Recent plans to impose tariffs on steel and aluminum imports have economists worried. But this isn’t the first tariff announcement in recent months.
Lumber provides an example of how tariffs raise prices. Home prices are at record highs. In part, high prices reflect low supply. Another factor affecting prices is how expensive it is to build new homes.
A home’s frame, the lumber studs builders nail walls and roofing to, accounts for about 18% of the value of a new home, according to the National Association of Home Builders. The price of these studs jumped after the Commerce Department imposed a 21% tariff on Canadian lumber in November.
The chart below shows lumber prices soared since November.
Prices didn’t move straight up. Yet the up moves were rapid.
There are also other factors driving prices up, including increased demand to rebuild homes damaged by hurricanes. But tariffs are raising prices and hurting consumers.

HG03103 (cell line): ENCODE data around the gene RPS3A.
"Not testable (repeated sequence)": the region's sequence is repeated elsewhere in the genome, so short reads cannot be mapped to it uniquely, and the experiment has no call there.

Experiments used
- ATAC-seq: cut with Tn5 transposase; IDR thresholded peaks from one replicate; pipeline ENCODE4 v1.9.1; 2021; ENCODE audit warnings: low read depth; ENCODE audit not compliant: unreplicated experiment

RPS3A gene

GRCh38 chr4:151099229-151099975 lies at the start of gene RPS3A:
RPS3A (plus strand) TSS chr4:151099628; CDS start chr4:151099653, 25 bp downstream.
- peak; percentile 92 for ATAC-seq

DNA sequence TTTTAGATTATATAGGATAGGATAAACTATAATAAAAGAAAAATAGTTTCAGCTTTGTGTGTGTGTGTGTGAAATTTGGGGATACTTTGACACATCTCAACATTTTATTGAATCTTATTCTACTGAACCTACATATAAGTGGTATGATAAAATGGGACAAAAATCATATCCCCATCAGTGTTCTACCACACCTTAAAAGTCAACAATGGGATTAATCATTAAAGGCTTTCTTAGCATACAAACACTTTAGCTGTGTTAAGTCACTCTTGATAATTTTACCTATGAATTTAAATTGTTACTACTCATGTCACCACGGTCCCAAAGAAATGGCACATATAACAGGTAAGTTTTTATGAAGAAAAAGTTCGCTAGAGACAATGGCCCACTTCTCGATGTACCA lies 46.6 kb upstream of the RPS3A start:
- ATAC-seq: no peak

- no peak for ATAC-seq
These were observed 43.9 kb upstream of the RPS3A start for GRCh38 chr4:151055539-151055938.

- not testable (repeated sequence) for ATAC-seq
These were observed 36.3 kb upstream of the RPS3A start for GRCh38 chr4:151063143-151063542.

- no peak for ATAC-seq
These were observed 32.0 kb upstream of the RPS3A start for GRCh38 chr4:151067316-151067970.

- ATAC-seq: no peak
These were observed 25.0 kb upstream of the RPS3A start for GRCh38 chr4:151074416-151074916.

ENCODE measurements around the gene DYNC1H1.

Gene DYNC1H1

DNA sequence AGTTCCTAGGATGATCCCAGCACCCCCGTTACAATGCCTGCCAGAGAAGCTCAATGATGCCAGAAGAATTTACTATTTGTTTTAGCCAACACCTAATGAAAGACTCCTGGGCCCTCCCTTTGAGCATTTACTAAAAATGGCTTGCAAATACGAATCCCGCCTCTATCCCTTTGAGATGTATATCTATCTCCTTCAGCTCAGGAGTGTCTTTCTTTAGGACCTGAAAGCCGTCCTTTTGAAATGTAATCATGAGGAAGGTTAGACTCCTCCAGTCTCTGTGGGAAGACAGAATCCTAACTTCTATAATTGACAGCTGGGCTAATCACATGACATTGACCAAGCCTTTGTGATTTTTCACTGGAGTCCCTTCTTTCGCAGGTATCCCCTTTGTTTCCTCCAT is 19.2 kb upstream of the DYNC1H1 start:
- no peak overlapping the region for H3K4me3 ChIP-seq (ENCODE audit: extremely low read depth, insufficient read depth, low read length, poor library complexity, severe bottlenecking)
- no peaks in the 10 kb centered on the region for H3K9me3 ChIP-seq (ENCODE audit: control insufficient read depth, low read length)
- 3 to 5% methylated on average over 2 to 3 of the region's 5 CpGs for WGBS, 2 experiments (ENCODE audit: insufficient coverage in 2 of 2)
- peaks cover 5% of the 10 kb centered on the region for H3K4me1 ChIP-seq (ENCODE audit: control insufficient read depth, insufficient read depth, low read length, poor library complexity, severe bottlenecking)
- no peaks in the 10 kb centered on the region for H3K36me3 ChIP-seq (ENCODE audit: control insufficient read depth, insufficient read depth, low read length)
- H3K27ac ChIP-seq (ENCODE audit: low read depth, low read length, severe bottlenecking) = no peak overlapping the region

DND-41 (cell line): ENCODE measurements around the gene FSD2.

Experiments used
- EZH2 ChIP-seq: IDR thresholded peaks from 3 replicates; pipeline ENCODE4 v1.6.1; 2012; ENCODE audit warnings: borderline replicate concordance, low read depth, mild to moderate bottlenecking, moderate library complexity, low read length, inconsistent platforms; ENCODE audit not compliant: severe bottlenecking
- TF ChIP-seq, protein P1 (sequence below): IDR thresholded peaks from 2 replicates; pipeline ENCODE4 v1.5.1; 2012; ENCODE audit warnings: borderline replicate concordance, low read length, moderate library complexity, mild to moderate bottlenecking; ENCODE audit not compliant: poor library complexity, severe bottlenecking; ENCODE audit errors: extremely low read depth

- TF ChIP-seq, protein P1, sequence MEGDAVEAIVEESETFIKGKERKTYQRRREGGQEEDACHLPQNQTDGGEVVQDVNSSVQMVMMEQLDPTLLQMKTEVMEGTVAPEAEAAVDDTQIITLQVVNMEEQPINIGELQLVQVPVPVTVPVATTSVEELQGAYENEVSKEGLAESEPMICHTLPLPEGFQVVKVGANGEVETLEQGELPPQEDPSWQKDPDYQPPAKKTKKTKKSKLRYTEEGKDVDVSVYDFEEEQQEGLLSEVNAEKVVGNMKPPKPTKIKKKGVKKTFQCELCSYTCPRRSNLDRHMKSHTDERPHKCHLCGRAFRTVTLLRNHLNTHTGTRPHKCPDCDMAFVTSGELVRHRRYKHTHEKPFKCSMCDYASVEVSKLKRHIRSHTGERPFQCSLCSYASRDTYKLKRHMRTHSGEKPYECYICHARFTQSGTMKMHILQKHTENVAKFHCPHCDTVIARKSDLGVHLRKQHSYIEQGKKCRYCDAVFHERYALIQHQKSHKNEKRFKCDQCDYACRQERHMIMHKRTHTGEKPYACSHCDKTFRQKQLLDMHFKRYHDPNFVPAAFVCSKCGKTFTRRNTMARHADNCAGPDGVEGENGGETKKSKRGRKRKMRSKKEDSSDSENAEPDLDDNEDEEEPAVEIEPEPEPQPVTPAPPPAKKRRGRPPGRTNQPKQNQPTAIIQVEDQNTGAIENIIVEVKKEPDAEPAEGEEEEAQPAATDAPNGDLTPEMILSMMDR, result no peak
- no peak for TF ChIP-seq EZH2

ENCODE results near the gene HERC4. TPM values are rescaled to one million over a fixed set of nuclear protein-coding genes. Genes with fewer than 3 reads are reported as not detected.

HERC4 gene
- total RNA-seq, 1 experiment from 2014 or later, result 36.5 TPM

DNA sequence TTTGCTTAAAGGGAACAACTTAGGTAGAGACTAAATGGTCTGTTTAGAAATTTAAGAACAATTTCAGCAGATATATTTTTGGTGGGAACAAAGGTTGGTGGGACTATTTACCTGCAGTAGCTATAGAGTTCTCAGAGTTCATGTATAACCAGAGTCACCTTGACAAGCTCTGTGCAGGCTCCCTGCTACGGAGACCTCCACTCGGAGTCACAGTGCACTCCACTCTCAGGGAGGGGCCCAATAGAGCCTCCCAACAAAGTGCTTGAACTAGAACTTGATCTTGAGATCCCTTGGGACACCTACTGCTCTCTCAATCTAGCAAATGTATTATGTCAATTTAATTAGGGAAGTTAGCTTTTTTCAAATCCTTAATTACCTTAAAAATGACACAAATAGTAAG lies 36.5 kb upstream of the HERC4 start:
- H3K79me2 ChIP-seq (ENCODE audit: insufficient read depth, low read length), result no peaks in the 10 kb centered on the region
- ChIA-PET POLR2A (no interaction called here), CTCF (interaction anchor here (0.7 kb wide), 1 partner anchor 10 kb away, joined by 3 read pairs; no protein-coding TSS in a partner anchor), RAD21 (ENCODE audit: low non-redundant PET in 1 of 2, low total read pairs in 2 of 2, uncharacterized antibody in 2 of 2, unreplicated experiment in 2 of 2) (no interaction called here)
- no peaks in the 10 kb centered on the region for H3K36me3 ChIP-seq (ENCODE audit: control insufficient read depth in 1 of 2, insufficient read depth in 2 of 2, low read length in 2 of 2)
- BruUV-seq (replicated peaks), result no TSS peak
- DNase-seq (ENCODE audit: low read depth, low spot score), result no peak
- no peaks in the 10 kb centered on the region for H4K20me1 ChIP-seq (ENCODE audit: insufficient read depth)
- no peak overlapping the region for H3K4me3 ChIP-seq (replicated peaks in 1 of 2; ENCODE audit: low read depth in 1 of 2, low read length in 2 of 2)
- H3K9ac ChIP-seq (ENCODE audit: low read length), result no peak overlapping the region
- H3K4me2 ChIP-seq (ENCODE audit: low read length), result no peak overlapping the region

There is some good news. Homebuilders will search for alternative materials like steel and concrete if lumber prices continue to rise. High prices can boost innovation, even as they create hardship while consumers wait for those innovations to hit the market.
But lumber is a cautionary tale. Tariffs raise prices and will hurt more consumers than they help.
Tariffs also show that policy makers are out of touch and set to repeat mistakes like those seen in the 1930s. As I wrote in my Wednesday article for Winning Investor Daily:
Tariffs are back in the news. But policy makers seem unable to understand what that means to consumers. … Tariffs will hurt international trade, just like in the Great Depression. Stocks will fall, just like they did in the Great Depression. … It’s still possible to avoid a trade war. But if there is one, expect the consequences to be dire.
Michael Carr, CMT
Editor, Peak Velocity Trader